Michelle Fry

Associate Professor

Olin Hall 206
(309) 677-3744

Ph. D., Biochemistry and Molecular Biophysics, Virginia Commonwealth University
B.S., Chemistry, Shippensburg University


Dr. Fry grew up in Pennsylvania and received a B.S. degree in chemistry from Shippensburg University. She went on to pursue graduate studies in biochemistry and molecular biophysics at Virginia Commonwealth University where she joined the laboratory of Dr. Richard Franson and studied the role of phospholipase A2, a membrane-modifying enzyme, in the membrane fusion events of fertilization. After earning her Ph.D., Dr. Fry joined the laboratory of Dr. Vytas Bankaitis in the Department of Cell Biology at the University of Alabama at Birmingham as a National Institutes of Health post-doctoral fellow. During her post-doctoral training, she examined structure-function relationships for SEC14p, a yeast phospholipid transfer protein involved in the late stages of the secretory pathway. Since 1995, Dr. Fry has been a faculty member in the Department of Chemistry and Biochemistry.


Dr. Fry teaches undergraduate and graduate level biochemistry courses for biochemistry, chemistry and biology majors, including the Biochemistry Laboratory course, Intermediary Metabolism, and a Lipids and Membranes Special Topics course. She also teaches the General Chemistry I course for science majors as well as the Fundamentals of General, Organic, and Biological Chemistry courses for non-science majors.


Dr. Fry’s research group studies the structure-function relationships for membrane-associated proteins involved in protein-trafficking events. Her recent research focuses on the role of the Vac8 protein in a cellular recycling process known as autophagy using the yeast Pichia pastoris as the model system. Specifically, her lab group has been identifying structural motifs in the Vac8 protein that are important for membrane association, protein-protein interactions, and vesicle fusion events occurring during the autophagy of peroxisomes in response to glucose adaptation.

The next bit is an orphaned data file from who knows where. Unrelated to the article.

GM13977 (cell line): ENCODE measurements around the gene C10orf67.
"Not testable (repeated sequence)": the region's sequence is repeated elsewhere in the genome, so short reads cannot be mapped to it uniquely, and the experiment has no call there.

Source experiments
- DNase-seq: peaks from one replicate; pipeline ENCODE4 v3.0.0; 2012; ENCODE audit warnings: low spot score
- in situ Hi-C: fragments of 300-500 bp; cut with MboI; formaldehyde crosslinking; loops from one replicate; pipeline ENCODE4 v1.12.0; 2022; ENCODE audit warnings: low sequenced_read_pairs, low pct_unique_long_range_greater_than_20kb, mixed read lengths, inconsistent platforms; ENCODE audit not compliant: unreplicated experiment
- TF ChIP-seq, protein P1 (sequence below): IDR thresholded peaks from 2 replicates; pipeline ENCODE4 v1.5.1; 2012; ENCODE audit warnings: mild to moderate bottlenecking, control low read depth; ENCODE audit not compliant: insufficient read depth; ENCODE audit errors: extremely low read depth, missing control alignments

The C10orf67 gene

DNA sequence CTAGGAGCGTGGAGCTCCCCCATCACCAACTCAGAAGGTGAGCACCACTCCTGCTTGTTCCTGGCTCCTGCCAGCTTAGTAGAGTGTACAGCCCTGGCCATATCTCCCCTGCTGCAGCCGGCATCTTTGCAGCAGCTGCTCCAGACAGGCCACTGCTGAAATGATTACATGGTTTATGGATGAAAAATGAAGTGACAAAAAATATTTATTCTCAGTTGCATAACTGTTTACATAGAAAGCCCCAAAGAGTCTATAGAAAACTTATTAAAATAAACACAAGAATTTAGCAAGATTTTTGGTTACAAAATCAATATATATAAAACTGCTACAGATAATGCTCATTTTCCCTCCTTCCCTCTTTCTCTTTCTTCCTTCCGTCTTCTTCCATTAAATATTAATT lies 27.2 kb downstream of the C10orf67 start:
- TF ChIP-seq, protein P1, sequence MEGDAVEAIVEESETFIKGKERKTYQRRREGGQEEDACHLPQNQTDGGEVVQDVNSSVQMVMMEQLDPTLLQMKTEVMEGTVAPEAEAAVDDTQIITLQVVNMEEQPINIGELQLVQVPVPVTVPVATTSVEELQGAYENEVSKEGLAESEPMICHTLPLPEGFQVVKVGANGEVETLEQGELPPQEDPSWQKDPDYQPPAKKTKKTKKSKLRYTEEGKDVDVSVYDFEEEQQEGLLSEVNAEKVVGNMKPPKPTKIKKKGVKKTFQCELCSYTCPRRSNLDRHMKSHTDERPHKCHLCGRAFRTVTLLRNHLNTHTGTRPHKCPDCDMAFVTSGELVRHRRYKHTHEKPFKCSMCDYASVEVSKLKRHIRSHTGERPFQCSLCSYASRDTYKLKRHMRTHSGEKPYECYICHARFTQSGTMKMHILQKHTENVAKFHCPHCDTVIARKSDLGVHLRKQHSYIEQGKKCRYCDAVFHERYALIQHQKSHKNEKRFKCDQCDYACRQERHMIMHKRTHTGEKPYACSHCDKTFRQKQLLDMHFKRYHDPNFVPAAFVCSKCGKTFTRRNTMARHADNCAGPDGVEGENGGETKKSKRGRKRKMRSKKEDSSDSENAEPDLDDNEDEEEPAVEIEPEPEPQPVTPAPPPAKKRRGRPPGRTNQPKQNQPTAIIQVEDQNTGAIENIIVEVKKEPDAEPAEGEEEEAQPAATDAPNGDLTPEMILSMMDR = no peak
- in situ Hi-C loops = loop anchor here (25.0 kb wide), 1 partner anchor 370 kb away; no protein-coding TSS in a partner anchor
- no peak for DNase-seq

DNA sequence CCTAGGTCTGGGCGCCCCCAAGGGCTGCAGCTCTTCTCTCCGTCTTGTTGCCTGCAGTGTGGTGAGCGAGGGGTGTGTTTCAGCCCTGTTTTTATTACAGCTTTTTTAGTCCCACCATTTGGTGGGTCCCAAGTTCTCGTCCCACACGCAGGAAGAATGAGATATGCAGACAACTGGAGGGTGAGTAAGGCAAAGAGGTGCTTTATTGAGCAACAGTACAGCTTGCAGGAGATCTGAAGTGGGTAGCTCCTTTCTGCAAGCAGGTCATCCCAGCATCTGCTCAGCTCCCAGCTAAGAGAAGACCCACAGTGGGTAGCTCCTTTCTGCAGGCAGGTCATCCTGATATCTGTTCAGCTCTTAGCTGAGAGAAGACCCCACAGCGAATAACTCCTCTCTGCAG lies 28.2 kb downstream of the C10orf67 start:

Another project in the Fry research laboratory involves examining the ability of d-lactone derivatives synthesized by Dr. Andersh’s research group to inhibit cyclooxygenase activity in vitro.


Since coming to Bradley, Dr. Fry has served on numerous University and Departmental committees and has been an academic advisor to Biochemistry and Medical Technology majors. She served as the interim associate chairperson of chemistry and biochemistry between 2008 and 2010. She has also served as the coordinator of both the Biotechnology Research and Development and the Medical Technology programs, as a member of the University Curriculum and Regulations Committee, and as member and chair of the Chemistry Division of the Illinois State Academy of Sciences. Dr. Fry currently serves as Bradley representative and president to the board of Central States Universities, Incorporated, as an at-large representative on the University Faculty Senate, and as a member of the LAS Curriculum and Regulations and the Bradley Women’s Studies committees. Dr. Fry maintains a professional membership in the national and Illinois Heartland section of the American Chemical Society, the Council on Undergraduate Research, and the Midwestern Association of Chemistry Teachers at Liberal Arts Colleges. She has been active in outreach with local elementary and middle schools, taking science activities and demonstrations to several schools, and she participates in PTO and the athletic booster organization at her sons’ school.